A case study of building collaboration within WWF, by bringing together people who are already working together.
Archives for Collaboration and social
Establishing team spaces for projects can be one of the most productive uses of collaboration tools, but they must be closed when the projects end.
I was co-facilitating the Intranet Leadership Forum workshop in Melbourne today, and we started the day with a discussion around collaboration. We covered a variety…
A number of articles have recently been published on collaboration. Focusing on collaboration tools, these articles have explored when they work, the challenges involved and how to avoid these problems in practice. In many ways, these articles have taken for granted the central aspect of collaboration: the people involved. This article will explore the human face of collaboration, touching upon a range of enterprise considerations. Collaboration can't be forced It make no sense to roll out collaboration tools to the whole organisation. Collaboration takes place between people, and can't be forced or created through the use of technology. While it
This article explores the human face of collaboration, touching upon a range of enterprise issues and considerations.
Collaboration tools have been used in organisations for a long time now, and the new generation of tools is spreading at an incredible rate. Tools are being deployed in parallel across many different business units, irrespective of any organisation-wide strategy or support. A planned approach must therefore be taken to the management of collaboration tools within organisations. While it is left to a future article to outline a full strategic roadmap, the first step is to put in place a model of 'gardening'. This must be done now, before the 'horse has bolted'. Any delay will leave much cleanup to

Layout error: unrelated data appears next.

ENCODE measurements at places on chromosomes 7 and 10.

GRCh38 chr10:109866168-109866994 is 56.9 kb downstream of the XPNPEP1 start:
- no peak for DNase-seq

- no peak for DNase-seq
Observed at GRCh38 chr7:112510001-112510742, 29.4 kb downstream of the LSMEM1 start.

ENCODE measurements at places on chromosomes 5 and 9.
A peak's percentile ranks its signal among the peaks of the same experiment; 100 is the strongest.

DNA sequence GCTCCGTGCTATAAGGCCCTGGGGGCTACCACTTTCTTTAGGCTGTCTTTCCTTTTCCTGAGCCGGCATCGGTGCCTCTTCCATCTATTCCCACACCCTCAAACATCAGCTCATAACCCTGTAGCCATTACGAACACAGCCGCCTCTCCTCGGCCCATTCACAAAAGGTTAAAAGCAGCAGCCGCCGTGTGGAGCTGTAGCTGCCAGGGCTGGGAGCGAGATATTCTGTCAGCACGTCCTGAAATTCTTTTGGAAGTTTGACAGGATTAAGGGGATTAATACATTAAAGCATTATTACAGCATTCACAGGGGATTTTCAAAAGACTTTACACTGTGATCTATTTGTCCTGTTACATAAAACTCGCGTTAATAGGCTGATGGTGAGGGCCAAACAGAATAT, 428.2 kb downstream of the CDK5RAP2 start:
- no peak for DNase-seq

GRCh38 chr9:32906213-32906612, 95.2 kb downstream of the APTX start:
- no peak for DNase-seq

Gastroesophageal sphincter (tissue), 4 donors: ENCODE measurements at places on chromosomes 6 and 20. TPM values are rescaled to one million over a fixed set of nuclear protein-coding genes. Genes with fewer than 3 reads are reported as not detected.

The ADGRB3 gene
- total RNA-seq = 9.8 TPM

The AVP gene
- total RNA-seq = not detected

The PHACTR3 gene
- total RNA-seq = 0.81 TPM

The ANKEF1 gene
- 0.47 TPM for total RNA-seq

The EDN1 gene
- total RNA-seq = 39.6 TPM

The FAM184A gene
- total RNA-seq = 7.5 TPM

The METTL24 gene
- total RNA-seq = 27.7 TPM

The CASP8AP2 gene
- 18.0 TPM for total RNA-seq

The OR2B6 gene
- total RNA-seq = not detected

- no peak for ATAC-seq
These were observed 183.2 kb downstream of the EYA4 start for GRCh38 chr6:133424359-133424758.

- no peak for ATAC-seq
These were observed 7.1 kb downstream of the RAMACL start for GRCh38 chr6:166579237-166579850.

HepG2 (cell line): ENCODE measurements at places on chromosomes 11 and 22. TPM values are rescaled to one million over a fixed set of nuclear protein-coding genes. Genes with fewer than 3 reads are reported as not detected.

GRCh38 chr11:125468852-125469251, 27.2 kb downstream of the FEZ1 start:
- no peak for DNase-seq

Successful organisation-wide collaboration does not happen by chance. While the uptake of collaboration tools can be very rapid, some areas will use the tools well, while others will struggle (or fail). Rolling out collaboration tools is not without its risks. As outlined in the earlier briefing Collaboration tools are anti knowledge sharing?, the fragmentation of information can be greatly increased when the number of individual spaces grows. Organisations must, however, support collaboration (and collaboration tools) as the need for these is great. This briefing outlines some practical steps that all organisations should take to help business areas and staff make
There is no one-size-fits-all solution for collaboration needs within an organisation. Individual teams and business areas will have very different behaviours and requirements, and this must be reflected in the collaboration tools that are put in place. To fully meet an organisation's collaboration needs, a 'portfolio' approach should be taken. This involves providing a range of supported tools, and allowing each area to pick the functionality that they require. This briefing explores the portfolio approach, and provides guidance on making it work in practice. Different needs There are many different situations within any organisation that fall under the heading of
This briefing outlines some practical steps that all organisations should take to help business areas and staff make the best of collaboration tools.
In the short-term, a ‘gardening’ approach to collaboration must be taken, encouraging good uses and cleaning up dead sites.